Sunday, August 26, 2007

Truth in Labeling

[This was originally written on July 26.]

If Hillary is calling herself a “progressive” now, I guess that makes me a plain old-fashioned "liberal".

I say this without a trace of sarcasm - in spite of the fact that, until very recently, I considered myself “lefter than liberal”. Back in college, I ran with the radical crowd, and liberals were derided as almost worse than conservatives. Although they were better than the right wing on specific issues or ideals, liberals were considered enablers of the establishment, more dangerous than conservatives because they offered the illusory promise of meaningful reform through the system. We radicals, on the other hand, wanted to smash the state so that we could start over with a clean slate.

Well, ideals notwithstanding, I grew up and I’m invested in the system now. And I now believe in the possibility of meaningful reform. A self-serving belief, no question, because I have so much more to lose, but it’s also a belief informed by an extra 35 years of experience - and a tolerance and pragmatism rarely found in youth.

So why am I embracing the term “liberal” when most of the mainstream political world has thrown it off like cooties? Because I think the only way out of this fog of anger and despair is through clear thinking, and clear thinking requires clear speaking.
The right wing has made a concerted effort to cloud minds through disciplined manipulation of language. The pertinent example here is the moment during the 1988 presidential campaign, when Bush the elder made “liberal” a dirty word by tagging it with the epithet “the l-word”. Democrats have run from the word like frightened rabbits ever since.

There’s no point in gong into the etymology of the word “liberal” or defending its philosophical integrity here -- others have already done that more extensively and effectively. But now Hillary says she prefers the label “progressive”, claiming it has a more “American” heritage - going “all the way back” to (soon-to-be-Republican) Theodore Roosevelt’s “Progressive” Party. “Liberal,” Hillary complains, has meant “so many different things”. Well, you can’t get more “American” than George Washington and Thomas Jefferson, who praised our constitutional government for promoting “liberal” Enlightenment values. Hillary is simultaneously courting the left wing of her party (which adopted “progressive” as a code word for liberal instead of defending it) and inoculating herself against continuing attacks from the right (she’s no liberal, either).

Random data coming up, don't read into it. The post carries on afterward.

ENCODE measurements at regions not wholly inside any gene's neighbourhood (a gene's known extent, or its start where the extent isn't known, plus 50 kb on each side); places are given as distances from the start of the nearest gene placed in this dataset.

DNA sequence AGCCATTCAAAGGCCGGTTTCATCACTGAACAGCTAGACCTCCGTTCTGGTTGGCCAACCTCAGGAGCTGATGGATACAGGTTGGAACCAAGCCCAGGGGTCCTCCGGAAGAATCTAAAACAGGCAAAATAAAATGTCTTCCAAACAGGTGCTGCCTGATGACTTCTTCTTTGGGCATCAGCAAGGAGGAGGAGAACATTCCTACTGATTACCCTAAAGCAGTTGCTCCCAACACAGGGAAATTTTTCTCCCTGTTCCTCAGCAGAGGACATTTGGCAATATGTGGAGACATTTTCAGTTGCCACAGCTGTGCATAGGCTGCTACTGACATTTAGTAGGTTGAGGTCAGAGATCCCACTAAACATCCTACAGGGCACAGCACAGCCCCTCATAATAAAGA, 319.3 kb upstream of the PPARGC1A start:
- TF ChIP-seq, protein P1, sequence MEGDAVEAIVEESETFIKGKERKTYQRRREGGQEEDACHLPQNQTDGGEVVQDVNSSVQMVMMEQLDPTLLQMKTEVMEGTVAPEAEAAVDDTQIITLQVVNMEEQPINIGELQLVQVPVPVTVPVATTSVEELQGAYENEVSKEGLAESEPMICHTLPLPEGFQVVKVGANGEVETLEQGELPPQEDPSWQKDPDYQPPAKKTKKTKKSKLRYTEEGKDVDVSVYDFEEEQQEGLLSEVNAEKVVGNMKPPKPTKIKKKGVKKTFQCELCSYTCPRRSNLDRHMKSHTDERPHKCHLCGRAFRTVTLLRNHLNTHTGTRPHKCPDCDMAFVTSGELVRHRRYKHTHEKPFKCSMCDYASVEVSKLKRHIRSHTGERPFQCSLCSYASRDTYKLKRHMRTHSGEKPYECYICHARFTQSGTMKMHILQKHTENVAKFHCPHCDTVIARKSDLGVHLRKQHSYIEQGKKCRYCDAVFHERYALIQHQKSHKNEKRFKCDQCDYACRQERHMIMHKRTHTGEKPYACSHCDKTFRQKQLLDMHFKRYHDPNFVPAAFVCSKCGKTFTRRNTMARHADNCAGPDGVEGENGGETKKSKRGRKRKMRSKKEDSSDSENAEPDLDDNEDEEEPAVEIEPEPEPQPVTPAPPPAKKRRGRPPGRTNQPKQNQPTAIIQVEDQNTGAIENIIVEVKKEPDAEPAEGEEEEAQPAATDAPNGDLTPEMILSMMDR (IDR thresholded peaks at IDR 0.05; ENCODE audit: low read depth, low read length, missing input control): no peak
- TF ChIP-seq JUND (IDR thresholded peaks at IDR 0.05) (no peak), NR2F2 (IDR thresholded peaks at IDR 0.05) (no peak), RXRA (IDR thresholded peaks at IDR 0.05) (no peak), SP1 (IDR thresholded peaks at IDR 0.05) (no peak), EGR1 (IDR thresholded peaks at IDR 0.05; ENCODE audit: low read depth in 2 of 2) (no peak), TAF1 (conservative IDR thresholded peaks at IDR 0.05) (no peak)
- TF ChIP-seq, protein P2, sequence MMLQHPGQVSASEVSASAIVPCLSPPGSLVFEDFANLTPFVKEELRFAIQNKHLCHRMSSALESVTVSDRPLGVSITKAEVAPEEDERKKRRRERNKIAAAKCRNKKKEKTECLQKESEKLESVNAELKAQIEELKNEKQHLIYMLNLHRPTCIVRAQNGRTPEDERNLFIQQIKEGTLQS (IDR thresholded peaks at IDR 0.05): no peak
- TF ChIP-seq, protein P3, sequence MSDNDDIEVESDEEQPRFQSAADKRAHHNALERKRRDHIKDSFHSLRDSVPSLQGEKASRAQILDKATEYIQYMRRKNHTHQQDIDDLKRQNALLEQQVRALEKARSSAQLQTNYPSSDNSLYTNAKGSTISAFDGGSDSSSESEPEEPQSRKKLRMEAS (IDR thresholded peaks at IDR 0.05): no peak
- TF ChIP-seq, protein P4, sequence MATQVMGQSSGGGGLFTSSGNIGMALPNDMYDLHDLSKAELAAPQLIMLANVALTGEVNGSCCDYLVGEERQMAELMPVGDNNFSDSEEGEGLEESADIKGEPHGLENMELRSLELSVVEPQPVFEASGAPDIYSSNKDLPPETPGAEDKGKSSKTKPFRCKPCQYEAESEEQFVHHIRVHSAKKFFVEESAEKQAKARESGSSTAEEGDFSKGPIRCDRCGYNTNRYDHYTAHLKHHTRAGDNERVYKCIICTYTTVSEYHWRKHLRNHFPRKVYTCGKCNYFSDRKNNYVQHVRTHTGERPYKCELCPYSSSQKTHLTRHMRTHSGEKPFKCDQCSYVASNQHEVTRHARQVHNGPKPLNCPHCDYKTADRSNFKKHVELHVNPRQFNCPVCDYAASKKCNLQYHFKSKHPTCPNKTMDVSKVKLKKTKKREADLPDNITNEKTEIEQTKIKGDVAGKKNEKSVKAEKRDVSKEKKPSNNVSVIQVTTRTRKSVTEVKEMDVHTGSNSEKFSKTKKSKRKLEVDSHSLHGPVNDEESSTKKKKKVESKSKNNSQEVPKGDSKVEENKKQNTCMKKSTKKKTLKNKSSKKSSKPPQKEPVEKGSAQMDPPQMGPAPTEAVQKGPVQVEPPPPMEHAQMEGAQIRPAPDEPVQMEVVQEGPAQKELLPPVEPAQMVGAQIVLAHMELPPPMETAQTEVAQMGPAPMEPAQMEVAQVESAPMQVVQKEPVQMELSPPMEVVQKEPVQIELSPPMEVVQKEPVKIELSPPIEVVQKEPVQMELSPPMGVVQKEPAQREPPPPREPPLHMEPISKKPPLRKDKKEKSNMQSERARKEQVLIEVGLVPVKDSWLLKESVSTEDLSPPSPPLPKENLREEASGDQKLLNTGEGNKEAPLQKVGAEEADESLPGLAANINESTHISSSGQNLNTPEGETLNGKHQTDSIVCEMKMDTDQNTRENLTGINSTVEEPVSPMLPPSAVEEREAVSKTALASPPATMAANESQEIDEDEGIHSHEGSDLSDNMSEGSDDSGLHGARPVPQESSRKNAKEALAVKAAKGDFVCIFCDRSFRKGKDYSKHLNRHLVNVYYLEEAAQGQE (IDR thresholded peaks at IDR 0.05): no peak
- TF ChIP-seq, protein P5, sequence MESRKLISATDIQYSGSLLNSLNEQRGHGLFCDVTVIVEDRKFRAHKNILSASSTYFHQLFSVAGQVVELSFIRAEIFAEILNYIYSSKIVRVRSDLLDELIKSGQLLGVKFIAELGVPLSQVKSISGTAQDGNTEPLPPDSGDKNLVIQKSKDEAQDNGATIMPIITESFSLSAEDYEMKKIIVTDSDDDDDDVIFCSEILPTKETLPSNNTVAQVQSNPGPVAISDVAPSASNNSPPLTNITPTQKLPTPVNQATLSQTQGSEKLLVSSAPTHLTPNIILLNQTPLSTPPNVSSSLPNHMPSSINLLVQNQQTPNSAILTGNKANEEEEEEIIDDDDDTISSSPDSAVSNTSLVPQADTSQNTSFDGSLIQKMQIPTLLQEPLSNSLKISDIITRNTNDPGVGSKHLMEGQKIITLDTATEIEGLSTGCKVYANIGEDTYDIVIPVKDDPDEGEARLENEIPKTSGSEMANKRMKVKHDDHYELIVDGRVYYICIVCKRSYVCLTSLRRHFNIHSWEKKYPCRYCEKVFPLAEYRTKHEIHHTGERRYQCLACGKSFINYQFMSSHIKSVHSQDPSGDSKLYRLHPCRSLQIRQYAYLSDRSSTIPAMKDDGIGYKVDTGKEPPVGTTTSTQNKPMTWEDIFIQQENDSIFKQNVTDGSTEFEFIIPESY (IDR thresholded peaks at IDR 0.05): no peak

I find value in both conservative and liberal principles and practices. I do not think they are mutually exclusive, but rather contextually chosen. And for this reason, I find “liberal” and “conservative” are extremely unhelpful as polar opposite labels for describing political parties. The current version of the Republican Party is hardly conservative in many significant ways -- fiscal and military being only the most obvious dimensions of their disconnect. The original Republican Party - the so-called “Party of Lincoln” - was the liberal party of its day.

Why I wish I weren't a liberal: liberals are often deservedly excoriated for being wishy-washy. But if this is a weakness, it cannot be separated from the core strength that is its source: tolerance - an openness to new ideas and an acknowledgement that one does not know everything and, on any given point, might possibly be wrong. This quality is essential for survival: it supports adaptation. But it is also frustrating when it causes good people, who are essentially correct in their political analysis, to waver in the face of unyielding opposition. Tolerance is an important principle, but perhaps not the most important one. Tolerance is a liberal principle, but certainly not the only one. When does tolerance slip into blindness (blind justice?) and when is it a mask for cowardice?

Sunday, August 19, 2007

"Typical Democratic Political Malpractice"? not

Digby was brilliant today:

I'd never heard the phrase "political malpractice" before, but beyond that, I'm also wrestling with the (largely unacknowledged) enormity of the Congressional sell-out with respect to Bush's domestic spying program, and I think she has some very insightful observations...

"The idea of being called soft on terrorism if they failed to pass the bill is predictable Democratic political malpractice. But I actually became convinced that it was the other reason that motivated them: they believe the president should have these extra-constitutional powers. And that reason is the one that really scares me. A majority of our representatives apparently agree that the constitution can be set aside if they are afraid of something.


"The problem is that they have bought George W. Bush's authoritarian paternalistic mantra that the president's primary job is to "keep us safe."


"We were supposed to be a brave nation of hardy yeoman farmers and bourgeois businessmen --- individualists who came together when under attack to protect ourselves."

Backstory, largely unreported, is that there was some super secret intel predicting a terrorist attack on the Capitol over the summer, and this is what persuaded Congress that the rape of the Constitution was so urgent.

Meanwhile, I ain't scared of no terrorists, and I'm tired of this excuse being used to legitimize all manner of cons and cowardice.